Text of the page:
Press Release: New Report Reveals Harvard University's Timber Plantations in Argentina Degrade World's Second Largest Wetlands, Endanger Surrounding Communities
EMBARGOED FOR RELEASE UNTIL 11:00 AM EST, OCTOBER 15, 2013
Anuradha Mittal, firstname.lastname@example.org, 510-469-5228
Sam Wohns, email@example.com, 616-334-8343
October 15, 2013, Oakland, CA—A report released today reveals that industrial timber plantations owned by Harvard University in the Corrientes province of Argentina have degraded the Iberá Wetlands ecosystem and endangered thousands of small-holder farmers in the region. The report is a joint publication of the Oakland Institute and the Responsible Investment at Harvard Coalition.
The report’s findings contradict recent statements by Harvard University President Drew Faust about the university’s investment practices. Two weeks ago, she wrote of Harvard’s “commitment to sustainable investment” and its “distinctive responsibilities to society.”
“When I saw how the plantations have invaded the wetlands, I felt sick to my stomach,” said Sam Wohns, the report’s author. “As a Harvard student, I shouldn’t be benefiting from environmental destruction halfway across the world.”
Together, Harvard’s timber companies in Corrientes, Argentina--EVASA and Las Misiones--are worth $55.2 million and encompass 217,166 acres of land. Since it purchased the companies in 2007, the university has rapidly expanded the timber plantations into protected wetland areas and surrounding communities.
According to residents in nearby communities, the plantations reduce the productivity of their farms, create public health problems, and cause damage to public roads.
“Harvard’s plantations are destroying our way of life,” said Adrían Obregón, a member of the San Miguel Association of Small Producers, an organization of smallholder farmers who live near Harvard’s plantations. “We want Harvard to stop expanding its plantations within our communities.”
Despite their negative impacts, most of the plantations are certified by the Forest Stewardship Council (FSC) for sustainable management practices. According to FSC audits, however, Harvard has failed to fully implement sustainable management practices. Harvard has also rolled back environmentally friendly practices implemented by a previous owner.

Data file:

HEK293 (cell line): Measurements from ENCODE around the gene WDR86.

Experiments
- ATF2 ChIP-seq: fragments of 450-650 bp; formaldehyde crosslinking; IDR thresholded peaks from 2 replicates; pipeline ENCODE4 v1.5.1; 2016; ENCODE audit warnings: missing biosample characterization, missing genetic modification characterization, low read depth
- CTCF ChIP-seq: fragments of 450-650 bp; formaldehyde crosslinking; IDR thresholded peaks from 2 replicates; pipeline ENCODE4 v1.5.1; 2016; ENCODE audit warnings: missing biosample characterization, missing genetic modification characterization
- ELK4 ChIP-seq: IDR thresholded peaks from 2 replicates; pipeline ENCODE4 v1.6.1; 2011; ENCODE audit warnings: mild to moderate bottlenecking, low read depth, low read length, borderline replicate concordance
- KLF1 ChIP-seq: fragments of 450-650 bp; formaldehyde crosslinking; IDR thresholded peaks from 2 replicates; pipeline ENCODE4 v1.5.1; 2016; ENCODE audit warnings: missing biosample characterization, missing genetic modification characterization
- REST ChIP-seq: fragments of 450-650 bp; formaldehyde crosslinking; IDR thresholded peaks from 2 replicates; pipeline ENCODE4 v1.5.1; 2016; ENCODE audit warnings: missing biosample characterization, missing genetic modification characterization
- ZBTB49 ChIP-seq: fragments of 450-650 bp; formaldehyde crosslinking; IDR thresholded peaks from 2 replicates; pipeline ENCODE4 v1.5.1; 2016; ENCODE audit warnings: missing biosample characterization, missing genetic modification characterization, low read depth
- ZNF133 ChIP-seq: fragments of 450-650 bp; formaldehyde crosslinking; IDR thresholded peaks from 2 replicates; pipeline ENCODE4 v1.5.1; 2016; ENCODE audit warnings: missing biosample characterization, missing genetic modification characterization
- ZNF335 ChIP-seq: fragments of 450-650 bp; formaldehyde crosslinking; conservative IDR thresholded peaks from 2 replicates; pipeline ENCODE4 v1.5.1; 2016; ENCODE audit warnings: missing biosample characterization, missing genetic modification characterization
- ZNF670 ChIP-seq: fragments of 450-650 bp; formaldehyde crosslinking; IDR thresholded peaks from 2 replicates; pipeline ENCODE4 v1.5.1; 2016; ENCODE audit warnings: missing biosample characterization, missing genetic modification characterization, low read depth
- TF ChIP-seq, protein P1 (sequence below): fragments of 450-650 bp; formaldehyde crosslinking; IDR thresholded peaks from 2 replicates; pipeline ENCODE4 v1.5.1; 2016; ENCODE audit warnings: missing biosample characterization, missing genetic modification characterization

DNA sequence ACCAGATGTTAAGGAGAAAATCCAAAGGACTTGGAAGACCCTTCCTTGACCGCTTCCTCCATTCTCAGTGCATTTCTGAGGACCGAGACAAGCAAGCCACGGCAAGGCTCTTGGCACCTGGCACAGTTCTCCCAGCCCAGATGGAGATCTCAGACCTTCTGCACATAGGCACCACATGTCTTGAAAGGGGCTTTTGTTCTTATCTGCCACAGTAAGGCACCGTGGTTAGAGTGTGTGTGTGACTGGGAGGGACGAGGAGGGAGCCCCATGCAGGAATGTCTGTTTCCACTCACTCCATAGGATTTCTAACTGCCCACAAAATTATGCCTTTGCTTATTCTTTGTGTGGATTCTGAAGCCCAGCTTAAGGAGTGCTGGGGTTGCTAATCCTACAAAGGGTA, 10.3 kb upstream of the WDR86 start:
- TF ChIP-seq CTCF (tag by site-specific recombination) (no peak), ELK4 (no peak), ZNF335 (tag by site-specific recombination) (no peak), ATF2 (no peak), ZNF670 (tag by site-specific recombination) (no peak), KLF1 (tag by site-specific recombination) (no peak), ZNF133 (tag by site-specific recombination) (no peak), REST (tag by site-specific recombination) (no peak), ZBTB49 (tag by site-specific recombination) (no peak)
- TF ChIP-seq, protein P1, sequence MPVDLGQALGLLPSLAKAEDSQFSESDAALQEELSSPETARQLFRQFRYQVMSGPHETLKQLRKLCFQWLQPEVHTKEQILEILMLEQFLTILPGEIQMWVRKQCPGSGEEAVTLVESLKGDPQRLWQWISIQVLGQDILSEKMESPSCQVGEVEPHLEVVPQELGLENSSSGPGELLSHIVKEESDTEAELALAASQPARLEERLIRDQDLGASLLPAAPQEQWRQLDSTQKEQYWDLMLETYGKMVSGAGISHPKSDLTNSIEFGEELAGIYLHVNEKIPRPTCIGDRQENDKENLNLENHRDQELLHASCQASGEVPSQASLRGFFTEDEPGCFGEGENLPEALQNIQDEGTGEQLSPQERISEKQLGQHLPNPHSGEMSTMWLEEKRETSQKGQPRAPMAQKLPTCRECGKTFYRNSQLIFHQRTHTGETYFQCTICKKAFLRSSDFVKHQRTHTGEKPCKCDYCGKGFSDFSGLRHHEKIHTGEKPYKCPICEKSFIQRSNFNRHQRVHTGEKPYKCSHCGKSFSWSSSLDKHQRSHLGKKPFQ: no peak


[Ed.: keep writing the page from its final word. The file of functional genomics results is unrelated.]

"Harvard has repeatedly tried to hide its reckless behavior in the Iberá Wetlands under the guise of responsible investment," said Anuradha Mittal, executive director of the Oakland Institute. "This report by Harvard students is a call to maintain the integrity of the university’s investments.”
The Responsible Investment at Harvard Coalition is calling on Harvard University President Drew Faust to implement the report’s proposals, which are based on interviews conducted with community members, plantation workers, and other stakeholders.
"This student-written report is a milestone for responsible investment in higher education,” said Dan Apfel, an expert on university endowments and the executive director of the Responsible Endowments Coalition. “Harvard should put a stop to the dangerous expansion of its plantations in the Iberá Wetlands and start investing its entire $32.7 billion endowment responsibly.”
To learn more, download the full report
The Oakland Institute is an independent policy think tank, bringing fresh ideas and bold action to the most pressing social, economic, and environmental issues of our time.
The Responsible Investment at Harvard Coalition is a group of students, alumni, professors, and workers advocating for Harvard’s endowment to become more responsible, transparent, and accountable.